The Pittsburgh Steelers may have not dressed Justin Hunter for Sunday’s game against the Kansas City Chiefs, but that doesn’t mean they limited themselves to using just four wide receivers. In the season opener, Darrius Heyward-Bey played just one snap, used in the victory formation to close out the first half.
In their last game, however, he played slightly more, and actually got used. While he didn’t receive any targets nor touch the ball in general, the Steelers made use of his blocking talents to good effect, which was in contrast to the season opener.
A year ago, the Steelers used Heyward-Bey at times when they went to 22 personnel, using only one wide receiver, when they were fully committing to the run with no bluffs. He was the blocking receiver. But in the opener, they used Antonio Brown on the field despite using this package extensively.
They only ran the package a couple of times on Sunday, but they used him on one of them—and of course they ended up throwing the ball, Roosevelt Nix getting a wheel route for a 20-yard gain. Heyward-Bey helped to clear the way down the right sideline for the big fullback.
The veteran wide receiver was also on the field—instead of Brown—on third and one when the Steelers ran that shovel pass play to JuJu Smith-Schuster, preferring Heyward-Bey’s ability to block in that critical situation. He did not actually throw a block, however, on the play.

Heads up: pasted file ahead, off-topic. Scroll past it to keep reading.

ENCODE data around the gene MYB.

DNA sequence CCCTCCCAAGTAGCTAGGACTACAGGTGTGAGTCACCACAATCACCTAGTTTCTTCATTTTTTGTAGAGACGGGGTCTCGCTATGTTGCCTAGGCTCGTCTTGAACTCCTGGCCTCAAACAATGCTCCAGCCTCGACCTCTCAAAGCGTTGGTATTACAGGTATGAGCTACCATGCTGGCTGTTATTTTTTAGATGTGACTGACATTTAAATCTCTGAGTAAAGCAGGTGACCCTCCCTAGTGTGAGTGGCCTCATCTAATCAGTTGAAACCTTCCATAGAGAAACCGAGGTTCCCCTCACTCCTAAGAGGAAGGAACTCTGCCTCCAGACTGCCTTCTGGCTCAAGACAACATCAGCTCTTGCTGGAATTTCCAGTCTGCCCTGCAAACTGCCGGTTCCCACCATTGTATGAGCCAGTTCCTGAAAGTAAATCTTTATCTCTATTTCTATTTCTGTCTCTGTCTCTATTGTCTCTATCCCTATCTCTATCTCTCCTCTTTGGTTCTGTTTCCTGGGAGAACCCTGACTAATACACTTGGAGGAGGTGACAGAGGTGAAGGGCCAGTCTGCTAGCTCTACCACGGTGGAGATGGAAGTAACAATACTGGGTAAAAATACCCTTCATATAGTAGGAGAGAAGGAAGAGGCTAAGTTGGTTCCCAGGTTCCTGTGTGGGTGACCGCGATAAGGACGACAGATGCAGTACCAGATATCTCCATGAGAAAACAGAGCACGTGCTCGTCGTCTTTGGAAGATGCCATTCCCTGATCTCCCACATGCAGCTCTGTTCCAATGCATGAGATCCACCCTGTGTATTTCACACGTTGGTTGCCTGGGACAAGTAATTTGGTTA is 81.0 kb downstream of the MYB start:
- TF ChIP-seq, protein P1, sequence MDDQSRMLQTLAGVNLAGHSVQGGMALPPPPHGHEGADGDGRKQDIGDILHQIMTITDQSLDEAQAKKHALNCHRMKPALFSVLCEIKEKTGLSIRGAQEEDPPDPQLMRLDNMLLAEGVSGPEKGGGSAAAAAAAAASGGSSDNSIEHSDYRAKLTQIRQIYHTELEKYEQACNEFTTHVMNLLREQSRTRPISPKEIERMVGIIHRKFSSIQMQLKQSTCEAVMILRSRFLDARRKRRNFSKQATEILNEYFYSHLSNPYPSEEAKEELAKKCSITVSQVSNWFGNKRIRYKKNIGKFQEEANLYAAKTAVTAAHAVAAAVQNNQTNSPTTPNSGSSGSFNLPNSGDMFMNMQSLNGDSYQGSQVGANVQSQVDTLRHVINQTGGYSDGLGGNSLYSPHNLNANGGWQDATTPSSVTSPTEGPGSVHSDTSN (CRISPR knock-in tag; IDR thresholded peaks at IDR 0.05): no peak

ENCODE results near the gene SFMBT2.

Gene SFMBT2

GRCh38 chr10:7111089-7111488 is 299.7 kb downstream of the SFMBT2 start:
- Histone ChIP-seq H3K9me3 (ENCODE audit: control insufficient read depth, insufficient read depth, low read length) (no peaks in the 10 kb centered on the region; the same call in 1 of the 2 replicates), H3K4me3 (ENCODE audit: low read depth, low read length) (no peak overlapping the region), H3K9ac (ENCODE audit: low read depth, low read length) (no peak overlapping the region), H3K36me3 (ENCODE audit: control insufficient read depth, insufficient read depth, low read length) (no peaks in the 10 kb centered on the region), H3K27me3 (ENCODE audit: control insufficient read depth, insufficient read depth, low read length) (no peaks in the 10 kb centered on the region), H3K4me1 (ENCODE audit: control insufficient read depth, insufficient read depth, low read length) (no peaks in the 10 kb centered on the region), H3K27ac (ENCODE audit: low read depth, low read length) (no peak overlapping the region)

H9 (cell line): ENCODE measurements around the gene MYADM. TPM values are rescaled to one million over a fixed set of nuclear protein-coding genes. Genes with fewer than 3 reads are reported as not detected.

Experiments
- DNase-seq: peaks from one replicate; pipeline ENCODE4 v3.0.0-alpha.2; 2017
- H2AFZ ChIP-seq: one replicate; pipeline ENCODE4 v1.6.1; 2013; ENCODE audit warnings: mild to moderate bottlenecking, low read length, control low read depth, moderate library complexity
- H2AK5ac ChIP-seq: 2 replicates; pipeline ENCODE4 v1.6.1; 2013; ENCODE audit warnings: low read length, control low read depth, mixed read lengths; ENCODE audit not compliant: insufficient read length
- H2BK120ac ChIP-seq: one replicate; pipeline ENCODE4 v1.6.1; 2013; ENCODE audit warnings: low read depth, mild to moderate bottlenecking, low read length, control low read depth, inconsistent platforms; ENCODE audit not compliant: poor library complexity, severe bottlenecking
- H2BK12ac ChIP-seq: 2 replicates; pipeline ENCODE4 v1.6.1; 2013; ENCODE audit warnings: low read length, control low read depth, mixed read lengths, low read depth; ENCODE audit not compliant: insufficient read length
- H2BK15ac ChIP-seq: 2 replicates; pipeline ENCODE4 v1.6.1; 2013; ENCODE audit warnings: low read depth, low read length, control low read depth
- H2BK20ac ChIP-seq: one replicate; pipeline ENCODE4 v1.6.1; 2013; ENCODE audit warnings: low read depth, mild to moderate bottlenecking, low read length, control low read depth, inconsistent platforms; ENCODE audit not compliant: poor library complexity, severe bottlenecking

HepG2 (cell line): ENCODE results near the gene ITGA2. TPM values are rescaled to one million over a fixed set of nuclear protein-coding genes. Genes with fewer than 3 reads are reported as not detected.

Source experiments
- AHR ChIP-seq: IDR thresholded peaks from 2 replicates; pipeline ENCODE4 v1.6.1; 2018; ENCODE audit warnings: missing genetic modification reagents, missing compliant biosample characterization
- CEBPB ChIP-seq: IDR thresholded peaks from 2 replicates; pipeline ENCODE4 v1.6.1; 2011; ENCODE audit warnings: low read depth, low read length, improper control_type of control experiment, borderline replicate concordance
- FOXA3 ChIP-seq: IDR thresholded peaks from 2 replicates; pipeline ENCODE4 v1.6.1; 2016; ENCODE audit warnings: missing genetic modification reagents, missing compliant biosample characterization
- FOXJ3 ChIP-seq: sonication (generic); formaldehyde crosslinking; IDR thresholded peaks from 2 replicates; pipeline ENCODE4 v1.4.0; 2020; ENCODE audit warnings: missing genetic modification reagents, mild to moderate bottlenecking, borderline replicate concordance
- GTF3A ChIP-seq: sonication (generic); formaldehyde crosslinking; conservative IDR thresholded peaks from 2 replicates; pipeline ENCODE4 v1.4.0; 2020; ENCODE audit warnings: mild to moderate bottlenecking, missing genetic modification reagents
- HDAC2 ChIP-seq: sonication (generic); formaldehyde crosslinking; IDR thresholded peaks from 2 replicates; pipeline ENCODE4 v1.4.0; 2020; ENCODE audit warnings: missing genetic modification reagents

Earlier in the game, back in the second quarter, he actually got a three-play stint as the number three receiver with Brown and Smith-Schuster. James Washington played the vast majority of the game, but Heyward-Bey and even Ryan Switzer got some work in that department in three-receiver sets.
All three of those plays were passes, two of them going for completions of 11 yards. Both were on balls thrown behind the line of scrimmage, and the latter benefitted from Heyward-Bey’s blocking.
The man doesn’t get a lot of respect outside of the locker room—and is regularly pushed off the roster by eager fans who disregard his ability to make a significant impact on special teams and in the locker room—but he wouldn’t be on the roster five years later if his teammates and coaches didn’t appreciate what he brings week in and week out.
Even when he doesn’t get any opportunities to play. But if the Steelers only dress five wide receivers, rather than six, it’s more likely that there will be the occasional chances for Heyward-Bey to get some snaps on offense, even if it is in a specialist role as a blocker.
And I think most of us know he can run a mean end-around or chase down an interception to prevent a score.